Court Deference

The Supreme Court has before it American Hospital Association v Becerra, which The Wall Street Journal suggests makes a sufficient vehicle for revisiting judicial deference to an Executive Branch agency’s claims about the legitimacy of this or that regulation promulgated by the agency. The specific item is HHS’ Medicare reimbursement rates for outpatient drugs.

The question is far broader than that, however.

Chevron deference and its still extant forebear, Skidmore, need to be overruled, rescinded, and done away with altogether, along with all other moves, even predispositions, to defer. A regulation (or a mandated drug reimbursement rate) is valid or it is not on its merit, not because a government expert says it is.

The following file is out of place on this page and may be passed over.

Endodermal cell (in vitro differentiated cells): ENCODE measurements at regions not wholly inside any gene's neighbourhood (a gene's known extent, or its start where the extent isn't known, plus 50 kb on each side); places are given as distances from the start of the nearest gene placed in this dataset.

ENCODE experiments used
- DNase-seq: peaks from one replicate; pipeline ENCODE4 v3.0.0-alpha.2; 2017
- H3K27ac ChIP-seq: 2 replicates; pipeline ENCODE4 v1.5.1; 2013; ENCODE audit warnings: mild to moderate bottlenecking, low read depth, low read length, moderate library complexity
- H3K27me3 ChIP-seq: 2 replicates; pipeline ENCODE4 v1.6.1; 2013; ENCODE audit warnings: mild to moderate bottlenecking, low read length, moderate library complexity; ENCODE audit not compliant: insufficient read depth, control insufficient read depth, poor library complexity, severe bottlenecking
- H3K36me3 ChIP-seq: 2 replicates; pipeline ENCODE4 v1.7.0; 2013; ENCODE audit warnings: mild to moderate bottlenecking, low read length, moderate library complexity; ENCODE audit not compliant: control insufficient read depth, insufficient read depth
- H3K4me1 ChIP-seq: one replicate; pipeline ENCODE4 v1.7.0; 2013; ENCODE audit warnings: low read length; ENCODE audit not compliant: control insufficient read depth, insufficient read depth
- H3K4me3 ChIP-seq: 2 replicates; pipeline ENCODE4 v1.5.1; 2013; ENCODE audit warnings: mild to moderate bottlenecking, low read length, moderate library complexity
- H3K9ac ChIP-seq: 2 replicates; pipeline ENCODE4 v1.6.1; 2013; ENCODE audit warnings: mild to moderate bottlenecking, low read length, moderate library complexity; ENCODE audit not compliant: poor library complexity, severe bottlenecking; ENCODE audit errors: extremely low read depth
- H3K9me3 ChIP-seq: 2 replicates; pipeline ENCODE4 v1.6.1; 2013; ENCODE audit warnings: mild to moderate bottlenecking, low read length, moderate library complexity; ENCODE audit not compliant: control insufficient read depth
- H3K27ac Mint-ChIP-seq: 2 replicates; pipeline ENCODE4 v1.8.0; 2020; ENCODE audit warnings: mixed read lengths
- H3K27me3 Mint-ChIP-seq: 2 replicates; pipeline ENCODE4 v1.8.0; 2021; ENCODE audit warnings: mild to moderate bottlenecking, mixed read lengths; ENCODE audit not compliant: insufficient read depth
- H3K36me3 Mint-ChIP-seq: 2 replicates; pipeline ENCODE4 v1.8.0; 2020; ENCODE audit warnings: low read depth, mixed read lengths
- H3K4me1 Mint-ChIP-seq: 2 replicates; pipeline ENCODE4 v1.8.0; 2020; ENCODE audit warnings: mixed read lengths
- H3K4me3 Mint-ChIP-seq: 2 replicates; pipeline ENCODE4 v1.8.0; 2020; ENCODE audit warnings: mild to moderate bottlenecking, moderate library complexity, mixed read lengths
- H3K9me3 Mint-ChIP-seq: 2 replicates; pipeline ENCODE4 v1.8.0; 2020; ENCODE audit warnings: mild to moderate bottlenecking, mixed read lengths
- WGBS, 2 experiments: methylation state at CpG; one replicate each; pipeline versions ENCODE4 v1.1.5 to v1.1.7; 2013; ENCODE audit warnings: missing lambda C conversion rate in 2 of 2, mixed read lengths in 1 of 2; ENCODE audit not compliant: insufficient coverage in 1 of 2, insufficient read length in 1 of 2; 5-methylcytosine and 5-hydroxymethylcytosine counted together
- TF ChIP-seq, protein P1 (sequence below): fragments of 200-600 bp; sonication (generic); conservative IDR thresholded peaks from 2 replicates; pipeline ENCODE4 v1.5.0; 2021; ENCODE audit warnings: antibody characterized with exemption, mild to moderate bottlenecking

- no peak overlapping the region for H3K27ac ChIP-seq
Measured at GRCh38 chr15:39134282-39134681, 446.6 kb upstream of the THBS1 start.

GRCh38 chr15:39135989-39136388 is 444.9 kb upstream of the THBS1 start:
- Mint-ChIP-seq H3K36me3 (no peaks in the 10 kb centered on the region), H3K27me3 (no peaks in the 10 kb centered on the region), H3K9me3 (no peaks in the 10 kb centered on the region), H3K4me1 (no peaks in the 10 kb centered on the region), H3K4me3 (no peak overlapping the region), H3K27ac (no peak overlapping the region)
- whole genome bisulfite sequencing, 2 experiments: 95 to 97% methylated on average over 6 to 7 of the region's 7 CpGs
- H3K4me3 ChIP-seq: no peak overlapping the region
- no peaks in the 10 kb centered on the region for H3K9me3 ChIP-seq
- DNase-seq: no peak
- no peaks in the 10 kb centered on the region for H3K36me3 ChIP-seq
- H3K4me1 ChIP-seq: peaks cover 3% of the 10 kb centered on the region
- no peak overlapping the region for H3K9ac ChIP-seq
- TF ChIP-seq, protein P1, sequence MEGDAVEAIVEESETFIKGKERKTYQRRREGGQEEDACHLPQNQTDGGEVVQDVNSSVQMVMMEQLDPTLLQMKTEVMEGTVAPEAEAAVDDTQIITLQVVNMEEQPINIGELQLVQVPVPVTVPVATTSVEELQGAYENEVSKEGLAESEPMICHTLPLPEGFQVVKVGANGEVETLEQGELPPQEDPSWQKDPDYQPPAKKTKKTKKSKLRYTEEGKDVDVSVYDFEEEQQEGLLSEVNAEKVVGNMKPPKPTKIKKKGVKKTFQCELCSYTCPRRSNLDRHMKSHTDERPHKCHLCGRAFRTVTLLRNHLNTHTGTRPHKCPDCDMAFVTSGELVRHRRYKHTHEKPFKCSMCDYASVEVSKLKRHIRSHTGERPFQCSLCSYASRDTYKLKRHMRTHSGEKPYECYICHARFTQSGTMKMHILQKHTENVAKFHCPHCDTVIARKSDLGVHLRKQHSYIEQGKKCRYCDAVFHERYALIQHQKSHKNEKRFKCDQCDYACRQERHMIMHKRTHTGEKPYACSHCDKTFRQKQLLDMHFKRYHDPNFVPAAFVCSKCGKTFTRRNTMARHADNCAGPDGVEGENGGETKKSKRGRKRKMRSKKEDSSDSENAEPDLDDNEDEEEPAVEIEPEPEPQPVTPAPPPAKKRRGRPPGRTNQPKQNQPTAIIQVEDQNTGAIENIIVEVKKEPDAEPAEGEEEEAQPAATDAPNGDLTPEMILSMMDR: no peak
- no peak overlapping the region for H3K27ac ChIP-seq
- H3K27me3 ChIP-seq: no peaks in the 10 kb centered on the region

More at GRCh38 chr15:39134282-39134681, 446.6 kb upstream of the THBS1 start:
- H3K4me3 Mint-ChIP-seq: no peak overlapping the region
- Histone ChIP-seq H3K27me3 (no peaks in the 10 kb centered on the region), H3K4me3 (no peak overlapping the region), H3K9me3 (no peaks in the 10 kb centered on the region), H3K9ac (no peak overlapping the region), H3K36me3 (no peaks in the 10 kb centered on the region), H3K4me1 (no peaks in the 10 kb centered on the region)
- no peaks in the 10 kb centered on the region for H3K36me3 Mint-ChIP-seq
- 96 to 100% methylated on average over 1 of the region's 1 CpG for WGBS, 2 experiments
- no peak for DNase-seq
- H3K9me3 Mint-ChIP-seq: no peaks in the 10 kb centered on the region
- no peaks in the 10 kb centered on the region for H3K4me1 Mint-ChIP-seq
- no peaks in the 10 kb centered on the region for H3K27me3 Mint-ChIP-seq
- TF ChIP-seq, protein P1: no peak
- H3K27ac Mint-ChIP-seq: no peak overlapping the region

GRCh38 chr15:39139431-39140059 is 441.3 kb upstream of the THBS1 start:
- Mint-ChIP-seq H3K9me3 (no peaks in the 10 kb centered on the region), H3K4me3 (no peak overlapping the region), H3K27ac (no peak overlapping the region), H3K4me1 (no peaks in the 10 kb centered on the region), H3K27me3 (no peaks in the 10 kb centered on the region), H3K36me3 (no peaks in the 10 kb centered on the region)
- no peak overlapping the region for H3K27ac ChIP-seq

It’s wholly unacceptable for a coequal branch of our government to subordinate itself to another coequal branch, much less to an unaccountable subordinate formation of that other branch.

Eliminating deference—subordination—and striking rules that exceed the governing statute’s scope, especially on the grounds that the statute was so vague (as Congress has taken to doing) that an Executive Branch agency must, or has the “flexibility” to, write regulations so originating as to be the agency doing its own legislating, would go a long way toward forcing Congress to do its own job rather than wishing it off onto others.

Our Constitution’s Article I, Section 1, should be dispositive here.

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